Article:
One should put aside hope and concentrate on joy.

-- Spinoza

My friend Jan and I challenge each other in happiness contests. We tend to do this on dull gray days in February or on mornings when we have tedious work ahead. Late in the day, we'll e-mail each other our entries. It isn't that we do anything special, but rather that we appreciate what happens. Our lists are simple: I made some delicious turkey noodle soup. I bought hyacinths at the grocery store. I walked in the snow at sunset or read a good book by the fire. I had a phone call with my daughter and listened to geese flying overhead. When we have these contests, we create our own good days.

When we radiate joy, we attract it. On my best days, when I am out running errands, I try to really look into the faces of the people I encounter. That involves making eye contact and, in my heart, wishing them well. I'll try to beam happiness their way. When I am capable of this, people often respond by beaming back. Their facial muscles will soften and their voices will be lighter and warmer. This meeting can be a matter of milliseconds, but it turns an interaction into a moment.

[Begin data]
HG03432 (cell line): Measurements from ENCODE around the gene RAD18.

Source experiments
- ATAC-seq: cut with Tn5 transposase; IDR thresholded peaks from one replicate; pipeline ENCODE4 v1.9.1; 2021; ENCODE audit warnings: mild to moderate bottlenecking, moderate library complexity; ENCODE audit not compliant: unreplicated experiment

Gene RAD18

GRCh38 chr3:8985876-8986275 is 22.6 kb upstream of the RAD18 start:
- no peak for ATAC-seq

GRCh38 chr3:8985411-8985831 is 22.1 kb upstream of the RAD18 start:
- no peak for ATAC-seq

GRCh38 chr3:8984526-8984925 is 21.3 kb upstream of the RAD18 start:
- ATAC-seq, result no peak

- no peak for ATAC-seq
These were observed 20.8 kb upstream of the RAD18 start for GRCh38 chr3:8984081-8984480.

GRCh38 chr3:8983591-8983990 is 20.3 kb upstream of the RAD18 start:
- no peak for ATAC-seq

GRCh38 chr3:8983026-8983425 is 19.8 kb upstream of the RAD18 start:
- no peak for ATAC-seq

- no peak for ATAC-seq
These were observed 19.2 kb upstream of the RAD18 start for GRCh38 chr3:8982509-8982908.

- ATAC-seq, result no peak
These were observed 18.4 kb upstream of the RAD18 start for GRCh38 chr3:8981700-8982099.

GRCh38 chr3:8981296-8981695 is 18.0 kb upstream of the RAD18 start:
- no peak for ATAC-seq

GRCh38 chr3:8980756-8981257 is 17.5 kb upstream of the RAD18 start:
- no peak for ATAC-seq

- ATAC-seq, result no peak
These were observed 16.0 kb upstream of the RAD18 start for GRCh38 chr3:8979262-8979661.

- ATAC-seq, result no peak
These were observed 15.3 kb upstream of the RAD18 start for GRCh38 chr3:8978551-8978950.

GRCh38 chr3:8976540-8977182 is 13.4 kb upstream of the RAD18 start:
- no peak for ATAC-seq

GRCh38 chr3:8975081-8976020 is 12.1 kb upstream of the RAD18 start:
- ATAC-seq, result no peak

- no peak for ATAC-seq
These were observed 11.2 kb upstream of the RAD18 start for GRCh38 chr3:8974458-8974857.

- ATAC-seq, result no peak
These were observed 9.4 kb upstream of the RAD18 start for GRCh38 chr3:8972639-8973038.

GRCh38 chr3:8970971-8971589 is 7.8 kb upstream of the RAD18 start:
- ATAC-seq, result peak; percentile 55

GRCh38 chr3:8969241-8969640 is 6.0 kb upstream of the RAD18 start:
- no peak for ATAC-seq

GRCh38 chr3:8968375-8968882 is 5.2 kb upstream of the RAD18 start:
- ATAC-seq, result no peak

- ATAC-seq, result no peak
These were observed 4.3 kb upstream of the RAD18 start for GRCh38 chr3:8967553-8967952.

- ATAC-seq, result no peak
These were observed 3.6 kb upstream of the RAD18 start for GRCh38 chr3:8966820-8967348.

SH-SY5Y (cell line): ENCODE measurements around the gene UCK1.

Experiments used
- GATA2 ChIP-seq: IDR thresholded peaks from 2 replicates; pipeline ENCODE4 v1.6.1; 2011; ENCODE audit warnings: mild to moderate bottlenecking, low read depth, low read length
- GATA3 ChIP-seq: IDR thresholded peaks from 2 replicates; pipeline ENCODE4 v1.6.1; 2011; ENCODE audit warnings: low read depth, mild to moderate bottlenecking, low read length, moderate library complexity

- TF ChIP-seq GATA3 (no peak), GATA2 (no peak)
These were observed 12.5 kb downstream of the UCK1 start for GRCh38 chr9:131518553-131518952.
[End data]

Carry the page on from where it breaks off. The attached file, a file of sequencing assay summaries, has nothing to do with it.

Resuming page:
Of course, I don't walk around joy-filled every day. I am still impatient and easily rattled by stress. I have days when I am lost in a fog of self-pity or soul-draining misery. Many mornings I still wake up in a sour mood, and I can ruminate over a casual remark to the point of absurdity. Even now, my fallback expression is a deep and furrowed frown. I continue to hold my rank as the worst Buddhist in the world. But I am more capable of inviting joy into my life.

-- Mary Pipher, Finding Peace